The team of family physicians delivered sessions in the following areas; primary health care (PHC), health systems, community oriented primary care (COPC), community health development, basic concepts in clinical epidemiology, depression in the community, how to read a scientific article, social determinants of health, communication techniques and consultation skills, health promotion and disease prevention, behavioral change and health education, occupational and environmental health, palliative care and last but not least ‘The desired Rwandan doctor’.
Every day was crowned by two student group presentations on scheduled topics that had been given to them earlier on in the week to prepare. This allowed them to practice in a safe learning environment what they had learnt in the session on communication techniques. Each group received constructive feedback from both the peers and the faculty. According to the valuation of the two weeks long sessions, the students were very impressed by this innovation.
The statutory University assessment format is both continuous (progressive) and summative. The continuous assessment was done on a daily basis from both their attendance and group presentations, the summative assessment comprised of a written exam that was set by all the above faculty.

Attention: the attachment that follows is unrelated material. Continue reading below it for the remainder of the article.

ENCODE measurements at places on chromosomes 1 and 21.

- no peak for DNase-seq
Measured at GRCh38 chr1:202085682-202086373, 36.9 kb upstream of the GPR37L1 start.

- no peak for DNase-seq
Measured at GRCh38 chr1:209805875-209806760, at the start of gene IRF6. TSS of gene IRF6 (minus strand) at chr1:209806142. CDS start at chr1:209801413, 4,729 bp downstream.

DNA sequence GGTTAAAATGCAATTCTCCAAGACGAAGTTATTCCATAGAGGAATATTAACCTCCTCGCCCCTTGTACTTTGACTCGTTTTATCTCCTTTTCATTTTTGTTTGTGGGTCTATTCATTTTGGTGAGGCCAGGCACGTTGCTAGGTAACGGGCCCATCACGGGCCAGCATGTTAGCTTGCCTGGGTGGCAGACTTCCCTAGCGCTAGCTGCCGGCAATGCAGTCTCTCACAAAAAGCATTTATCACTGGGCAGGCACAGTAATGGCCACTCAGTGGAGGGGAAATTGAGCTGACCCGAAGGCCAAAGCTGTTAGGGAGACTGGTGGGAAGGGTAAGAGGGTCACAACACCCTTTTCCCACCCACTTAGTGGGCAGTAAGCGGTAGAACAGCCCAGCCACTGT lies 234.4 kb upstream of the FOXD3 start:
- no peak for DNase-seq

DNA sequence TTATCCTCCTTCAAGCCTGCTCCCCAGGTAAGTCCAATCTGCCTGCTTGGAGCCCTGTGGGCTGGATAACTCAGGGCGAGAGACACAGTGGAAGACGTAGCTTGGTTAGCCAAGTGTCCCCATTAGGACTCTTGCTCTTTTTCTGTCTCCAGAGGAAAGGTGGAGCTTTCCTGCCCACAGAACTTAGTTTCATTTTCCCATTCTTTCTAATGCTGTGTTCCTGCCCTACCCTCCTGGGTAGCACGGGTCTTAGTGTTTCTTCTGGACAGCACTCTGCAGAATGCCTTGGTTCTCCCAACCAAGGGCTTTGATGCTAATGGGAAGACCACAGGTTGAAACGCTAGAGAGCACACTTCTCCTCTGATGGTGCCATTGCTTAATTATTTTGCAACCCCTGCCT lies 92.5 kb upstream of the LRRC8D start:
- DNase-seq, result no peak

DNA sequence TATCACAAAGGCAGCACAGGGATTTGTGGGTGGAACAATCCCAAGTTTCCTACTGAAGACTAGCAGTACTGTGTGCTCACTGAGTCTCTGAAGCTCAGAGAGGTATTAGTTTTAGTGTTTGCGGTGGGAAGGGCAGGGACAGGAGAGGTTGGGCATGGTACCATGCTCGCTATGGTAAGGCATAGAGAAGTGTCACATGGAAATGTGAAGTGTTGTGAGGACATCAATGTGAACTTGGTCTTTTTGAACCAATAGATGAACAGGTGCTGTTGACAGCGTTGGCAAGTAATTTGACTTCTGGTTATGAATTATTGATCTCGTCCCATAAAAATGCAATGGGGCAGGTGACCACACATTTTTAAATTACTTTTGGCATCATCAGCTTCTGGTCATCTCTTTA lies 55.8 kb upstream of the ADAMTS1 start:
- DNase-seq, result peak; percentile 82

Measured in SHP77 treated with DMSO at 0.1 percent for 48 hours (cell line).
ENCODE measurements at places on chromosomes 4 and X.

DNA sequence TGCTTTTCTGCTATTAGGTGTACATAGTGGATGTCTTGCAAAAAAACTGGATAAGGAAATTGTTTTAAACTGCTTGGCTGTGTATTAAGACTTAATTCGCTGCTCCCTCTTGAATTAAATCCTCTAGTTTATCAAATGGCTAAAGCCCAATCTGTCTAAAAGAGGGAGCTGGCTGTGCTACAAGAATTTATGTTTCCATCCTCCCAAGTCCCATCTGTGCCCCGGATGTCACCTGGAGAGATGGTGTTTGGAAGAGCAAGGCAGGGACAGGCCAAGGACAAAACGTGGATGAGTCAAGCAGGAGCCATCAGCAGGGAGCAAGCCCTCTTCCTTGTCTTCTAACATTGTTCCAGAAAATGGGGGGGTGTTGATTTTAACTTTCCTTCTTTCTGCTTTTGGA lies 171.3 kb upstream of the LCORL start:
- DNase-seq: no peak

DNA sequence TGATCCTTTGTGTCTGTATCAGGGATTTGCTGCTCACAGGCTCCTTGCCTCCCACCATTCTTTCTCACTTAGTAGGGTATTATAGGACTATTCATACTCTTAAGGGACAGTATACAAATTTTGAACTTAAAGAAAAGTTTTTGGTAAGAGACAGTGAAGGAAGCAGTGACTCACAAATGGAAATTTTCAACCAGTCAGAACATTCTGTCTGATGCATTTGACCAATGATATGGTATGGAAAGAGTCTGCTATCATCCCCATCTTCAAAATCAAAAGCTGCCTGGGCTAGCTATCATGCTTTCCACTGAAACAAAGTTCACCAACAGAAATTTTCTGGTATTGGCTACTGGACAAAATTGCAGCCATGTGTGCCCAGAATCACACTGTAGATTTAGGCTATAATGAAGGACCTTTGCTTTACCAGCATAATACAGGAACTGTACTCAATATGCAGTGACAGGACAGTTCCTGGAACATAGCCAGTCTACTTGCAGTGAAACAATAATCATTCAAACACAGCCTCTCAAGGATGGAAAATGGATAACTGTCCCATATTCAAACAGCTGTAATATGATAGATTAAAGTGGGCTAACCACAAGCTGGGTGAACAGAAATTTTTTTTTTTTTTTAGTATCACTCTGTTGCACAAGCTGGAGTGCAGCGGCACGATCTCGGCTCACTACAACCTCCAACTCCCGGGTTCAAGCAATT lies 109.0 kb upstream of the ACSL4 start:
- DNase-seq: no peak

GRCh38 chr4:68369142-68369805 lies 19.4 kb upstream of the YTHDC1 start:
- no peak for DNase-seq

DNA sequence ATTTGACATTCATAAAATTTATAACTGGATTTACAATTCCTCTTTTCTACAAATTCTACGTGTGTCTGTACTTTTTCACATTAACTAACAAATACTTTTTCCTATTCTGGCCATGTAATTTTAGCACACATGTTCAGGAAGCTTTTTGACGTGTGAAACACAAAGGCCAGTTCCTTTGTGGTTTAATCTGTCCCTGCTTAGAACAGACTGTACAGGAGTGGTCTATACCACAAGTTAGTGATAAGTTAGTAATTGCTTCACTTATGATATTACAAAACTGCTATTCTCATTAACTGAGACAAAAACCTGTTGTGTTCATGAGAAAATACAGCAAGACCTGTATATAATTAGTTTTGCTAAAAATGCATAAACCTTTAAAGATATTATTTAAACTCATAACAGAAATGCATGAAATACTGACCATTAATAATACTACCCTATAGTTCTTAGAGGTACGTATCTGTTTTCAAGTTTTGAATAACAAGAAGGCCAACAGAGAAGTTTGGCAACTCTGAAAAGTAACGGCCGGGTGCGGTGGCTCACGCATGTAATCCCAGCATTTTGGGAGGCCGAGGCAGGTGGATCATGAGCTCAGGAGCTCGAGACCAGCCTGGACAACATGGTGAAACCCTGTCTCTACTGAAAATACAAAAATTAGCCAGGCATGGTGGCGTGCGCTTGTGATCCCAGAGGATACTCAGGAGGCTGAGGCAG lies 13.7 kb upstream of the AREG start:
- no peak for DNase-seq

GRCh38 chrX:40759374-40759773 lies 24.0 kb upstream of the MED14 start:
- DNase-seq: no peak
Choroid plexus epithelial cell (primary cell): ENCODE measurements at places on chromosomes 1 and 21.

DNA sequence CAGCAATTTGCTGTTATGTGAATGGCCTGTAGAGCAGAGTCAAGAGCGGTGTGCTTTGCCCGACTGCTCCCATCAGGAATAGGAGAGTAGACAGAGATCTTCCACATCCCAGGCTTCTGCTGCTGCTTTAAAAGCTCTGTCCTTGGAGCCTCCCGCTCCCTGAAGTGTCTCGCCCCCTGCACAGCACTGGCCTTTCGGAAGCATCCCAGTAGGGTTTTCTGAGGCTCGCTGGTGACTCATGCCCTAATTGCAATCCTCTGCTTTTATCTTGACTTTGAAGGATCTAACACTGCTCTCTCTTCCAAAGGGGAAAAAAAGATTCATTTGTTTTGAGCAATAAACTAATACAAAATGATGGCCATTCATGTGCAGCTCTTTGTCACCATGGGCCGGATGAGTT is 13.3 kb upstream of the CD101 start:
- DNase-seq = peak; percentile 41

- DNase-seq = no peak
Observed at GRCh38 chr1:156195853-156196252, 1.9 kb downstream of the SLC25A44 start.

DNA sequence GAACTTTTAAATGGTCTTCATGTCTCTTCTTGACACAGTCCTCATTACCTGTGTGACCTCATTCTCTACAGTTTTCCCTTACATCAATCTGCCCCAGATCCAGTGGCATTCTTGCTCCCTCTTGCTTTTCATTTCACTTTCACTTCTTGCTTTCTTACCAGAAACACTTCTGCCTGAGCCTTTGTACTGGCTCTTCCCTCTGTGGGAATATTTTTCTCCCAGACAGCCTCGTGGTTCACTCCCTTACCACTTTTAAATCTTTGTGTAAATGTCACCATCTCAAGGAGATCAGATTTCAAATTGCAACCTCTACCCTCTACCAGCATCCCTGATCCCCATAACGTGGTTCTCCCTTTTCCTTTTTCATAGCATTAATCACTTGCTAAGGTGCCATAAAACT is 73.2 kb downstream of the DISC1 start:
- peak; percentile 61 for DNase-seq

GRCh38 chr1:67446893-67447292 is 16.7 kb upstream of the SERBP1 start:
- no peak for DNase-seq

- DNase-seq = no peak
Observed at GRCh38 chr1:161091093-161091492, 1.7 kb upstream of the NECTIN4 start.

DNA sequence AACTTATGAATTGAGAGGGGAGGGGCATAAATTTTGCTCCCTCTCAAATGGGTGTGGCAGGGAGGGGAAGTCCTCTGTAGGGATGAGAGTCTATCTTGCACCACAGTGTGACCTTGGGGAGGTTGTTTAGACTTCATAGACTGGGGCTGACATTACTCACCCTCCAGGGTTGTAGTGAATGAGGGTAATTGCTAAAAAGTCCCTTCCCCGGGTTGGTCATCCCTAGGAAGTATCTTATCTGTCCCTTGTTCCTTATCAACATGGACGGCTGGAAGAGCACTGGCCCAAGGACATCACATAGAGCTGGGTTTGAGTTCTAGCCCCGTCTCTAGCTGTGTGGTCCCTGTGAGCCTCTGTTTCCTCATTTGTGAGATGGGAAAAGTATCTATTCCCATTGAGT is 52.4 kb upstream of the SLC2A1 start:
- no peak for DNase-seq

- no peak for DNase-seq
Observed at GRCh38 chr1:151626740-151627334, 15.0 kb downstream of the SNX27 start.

Thanks to the Inter-University collaboration it was possible to give in a short period of 2 weeks the students an high standard course in a wide range of community health topics, in which they participated actively. Moreover, this collaboration of the family physicians was very informative for the members involved, it allowed them to share their strengths and weaknesses in their own parent institutions. 2 members from Kenya and Uganda had also a chance to visit the PIH Rwinkwavu training site.
Therefore the constructive way forwards for the different parties is to continue to proactively tap into each other’s strengths so that the discipline of Family Medicine/ Primary Care parse is moved forward especially on the African continent. For instance, an exchange program for the different institutions during the students’ elective period would increase the community of practice in the area of primary care and hence mentorship. Also the primary care research agenda can be strengthened through continued collaboration in order to increase the visibility of family medicine/primary care through publications of the research work in peer reviewed journals. Mentorship in research through a PhD program in family medicine/primary care is a glaring weakness that needs attention from all fronts i.e. competent supervisors or PhD mentors, funding and protected time from the potential eligible faculty.